For Jack Rutter, reflecting on his self image has always been at the core of his band, Ritt Momney. “Justin Vernon—he has a thing. He’s like the folk-sad-winter guy. I guess in terms of wide-spread public perception, if you don’t have a thing then it’s hard to stay on people’s minds,” says Rutter. “If I’ve ever tried to do it, I haven’t done it well. If anything, I’m like the ex-Mormon guy and I could have really played into that if I wanted to—I could have made this whole next album about that. But I don’t really care about it anymore.” Instead of sealing himself into a box for the sake of recognizability, Rutter explores many shades of his personality both in his art and in life.
Ritt Momney began as a band between Rutter and some friends in high school. It was during this time that Rutter began to limit the reaches of his personality by obsessing over his public image. “I loved the feeling of showing someone something that they thought was too weird,” says Rutter. Beyond falling into the stereotypes of an obnoxious music nerd, Rutter was exhausted by keeping up the appearance of being someone he really wasn’t. “I’ve been bouncing back and forth between, ‘Okay I’m this super indie kid’ or I see myself as much. Then I’m like ‘trying to be indie is super dumb. I’m going to try and be aggressively not indie.” [So now] I’m just a pendulum that’s slowing down and I’m going to arrive in the middle and see everything objectively at some point.”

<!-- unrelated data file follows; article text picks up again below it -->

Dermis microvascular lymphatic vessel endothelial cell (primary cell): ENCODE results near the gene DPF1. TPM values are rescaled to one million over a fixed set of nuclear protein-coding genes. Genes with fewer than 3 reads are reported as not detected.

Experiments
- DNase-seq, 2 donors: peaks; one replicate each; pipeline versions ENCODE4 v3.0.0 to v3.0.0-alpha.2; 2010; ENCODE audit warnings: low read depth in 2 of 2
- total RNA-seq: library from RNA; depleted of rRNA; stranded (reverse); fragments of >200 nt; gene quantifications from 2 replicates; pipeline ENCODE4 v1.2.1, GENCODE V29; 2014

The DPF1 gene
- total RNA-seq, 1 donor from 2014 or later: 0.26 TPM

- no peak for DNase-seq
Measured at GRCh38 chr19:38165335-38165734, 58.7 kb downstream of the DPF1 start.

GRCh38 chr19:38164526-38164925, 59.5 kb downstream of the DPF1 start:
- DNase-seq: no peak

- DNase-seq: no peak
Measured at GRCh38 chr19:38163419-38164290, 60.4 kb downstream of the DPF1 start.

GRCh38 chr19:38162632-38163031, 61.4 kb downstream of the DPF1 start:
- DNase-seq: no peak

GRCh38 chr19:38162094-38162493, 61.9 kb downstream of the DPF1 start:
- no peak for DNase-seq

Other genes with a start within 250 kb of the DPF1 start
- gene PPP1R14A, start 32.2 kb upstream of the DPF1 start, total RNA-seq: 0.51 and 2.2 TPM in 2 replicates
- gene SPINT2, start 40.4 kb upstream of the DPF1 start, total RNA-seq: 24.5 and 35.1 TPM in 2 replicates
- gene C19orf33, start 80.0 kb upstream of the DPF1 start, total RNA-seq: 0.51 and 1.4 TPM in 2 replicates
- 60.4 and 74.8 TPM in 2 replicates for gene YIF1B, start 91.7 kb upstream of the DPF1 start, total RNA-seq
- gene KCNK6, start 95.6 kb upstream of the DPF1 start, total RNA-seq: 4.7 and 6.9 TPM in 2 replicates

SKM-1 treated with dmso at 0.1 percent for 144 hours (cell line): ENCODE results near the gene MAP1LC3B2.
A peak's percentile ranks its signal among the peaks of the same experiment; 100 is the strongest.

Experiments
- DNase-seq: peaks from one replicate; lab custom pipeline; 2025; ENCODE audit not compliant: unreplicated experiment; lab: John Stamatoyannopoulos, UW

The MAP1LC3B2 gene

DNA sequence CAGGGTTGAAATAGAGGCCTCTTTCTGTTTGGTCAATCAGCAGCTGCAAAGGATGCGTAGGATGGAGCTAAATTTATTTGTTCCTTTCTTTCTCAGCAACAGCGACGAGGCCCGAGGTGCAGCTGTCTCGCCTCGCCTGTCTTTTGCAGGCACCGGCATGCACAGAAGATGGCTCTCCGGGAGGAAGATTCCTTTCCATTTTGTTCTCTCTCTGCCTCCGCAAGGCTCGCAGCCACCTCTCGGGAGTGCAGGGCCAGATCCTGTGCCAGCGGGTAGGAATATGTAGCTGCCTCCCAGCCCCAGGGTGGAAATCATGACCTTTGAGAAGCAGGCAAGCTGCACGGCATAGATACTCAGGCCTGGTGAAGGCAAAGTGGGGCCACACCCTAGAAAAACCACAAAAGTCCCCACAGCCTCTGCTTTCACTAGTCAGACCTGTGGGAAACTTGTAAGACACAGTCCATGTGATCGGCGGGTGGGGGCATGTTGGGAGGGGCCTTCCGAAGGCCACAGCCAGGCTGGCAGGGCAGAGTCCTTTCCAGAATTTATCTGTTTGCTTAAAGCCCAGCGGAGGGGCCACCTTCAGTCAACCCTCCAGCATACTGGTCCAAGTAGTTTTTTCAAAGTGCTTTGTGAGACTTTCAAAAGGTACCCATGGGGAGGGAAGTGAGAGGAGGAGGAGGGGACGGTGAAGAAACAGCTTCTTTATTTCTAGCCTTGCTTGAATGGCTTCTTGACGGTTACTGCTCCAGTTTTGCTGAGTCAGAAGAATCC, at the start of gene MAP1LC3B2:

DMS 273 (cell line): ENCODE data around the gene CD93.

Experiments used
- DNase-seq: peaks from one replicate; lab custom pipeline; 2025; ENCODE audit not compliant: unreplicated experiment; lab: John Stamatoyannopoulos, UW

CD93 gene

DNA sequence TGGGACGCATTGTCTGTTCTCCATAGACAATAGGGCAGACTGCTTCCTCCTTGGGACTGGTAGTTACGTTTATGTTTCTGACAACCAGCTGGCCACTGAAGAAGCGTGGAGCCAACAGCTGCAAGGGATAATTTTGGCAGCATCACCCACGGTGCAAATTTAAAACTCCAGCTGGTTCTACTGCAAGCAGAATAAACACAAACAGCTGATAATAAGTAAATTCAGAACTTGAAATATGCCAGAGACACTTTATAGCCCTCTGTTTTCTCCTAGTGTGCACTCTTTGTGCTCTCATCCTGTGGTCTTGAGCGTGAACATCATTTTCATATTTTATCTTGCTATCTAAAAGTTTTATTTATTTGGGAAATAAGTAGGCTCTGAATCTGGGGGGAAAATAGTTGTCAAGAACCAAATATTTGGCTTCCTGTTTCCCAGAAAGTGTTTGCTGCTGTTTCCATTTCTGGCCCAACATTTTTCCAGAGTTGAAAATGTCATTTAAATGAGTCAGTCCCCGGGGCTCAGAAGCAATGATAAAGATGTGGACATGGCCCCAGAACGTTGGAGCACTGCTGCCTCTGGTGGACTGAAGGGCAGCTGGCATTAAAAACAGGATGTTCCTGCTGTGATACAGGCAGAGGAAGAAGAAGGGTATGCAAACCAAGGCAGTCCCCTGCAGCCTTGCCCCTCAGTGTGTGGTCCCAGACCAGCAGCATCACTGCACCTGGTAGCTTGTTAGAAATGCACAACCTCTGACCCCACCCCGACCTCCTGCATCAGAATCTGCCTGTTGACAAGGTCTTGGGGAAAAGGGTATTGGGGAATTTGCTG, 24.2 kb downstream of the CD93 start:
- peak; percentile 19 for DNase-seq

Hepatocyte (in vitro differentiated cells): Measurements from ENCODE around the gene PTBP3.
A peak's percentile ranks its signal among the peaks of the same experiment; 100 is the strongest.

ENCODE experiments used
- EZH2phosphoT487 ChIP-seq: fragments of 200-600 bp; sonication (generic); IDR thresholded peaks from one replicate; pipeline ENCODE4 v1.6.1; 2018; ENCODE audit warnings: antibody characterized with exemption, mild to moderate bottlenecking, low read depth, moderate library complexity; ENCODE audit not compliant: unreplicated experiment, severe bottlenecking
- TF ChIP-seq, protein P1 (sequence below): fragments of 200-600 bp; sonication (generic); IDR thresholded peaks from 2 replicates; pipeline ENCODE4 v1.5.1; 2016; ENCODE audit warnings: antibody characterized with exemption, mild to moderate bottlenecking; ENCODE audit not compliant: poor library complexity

Reaching such a content mindset was helped in no small part by the very public display of his musical skill on Ritt Momney’s first album, Her and All My Friends. “Being bad at something and having fun at being bad at that thing is really often the best way to get better at it,” says Rutter of his experience creating the album. “I like all of the songs [on the album] as a representation of where I was at musically. I’ll say I like the ones I did later on [more] because it was a two year process during which I was on the early part of the learning curve of music. The ones I did later on definitely resonate with me a lot more.”
Continuing to learn and grow as a person, as well as an artist, is a huge driving force for Rutter as he continues to work towards his sophomore album. After gaining a new wave of followers after his cover of “Put Your Records On” went viral on TikTok (and sealing a record deal), the upcoming album is looking to represent an exciting and thriving evolution. “There needs to be balance in everything,” Rutter says. “The answer isn’t going to be the same answer for every single person. Whether that’s what sweatshirt you’re going to wear, your spirituality or how obscure your music taste is. I think you should just do it for yourself.”
Ritt Momney is going to be headlining the 13th Annual Craft Lake City DIY Fest Presented by Harmons on Friday Aug. 13. You can now buy VIP tickets for $30 in advance or $35 day of at 24tix.com. You can listen to Her and All My Friends and all of Ritt Momney’s previous releases wherever you stream music.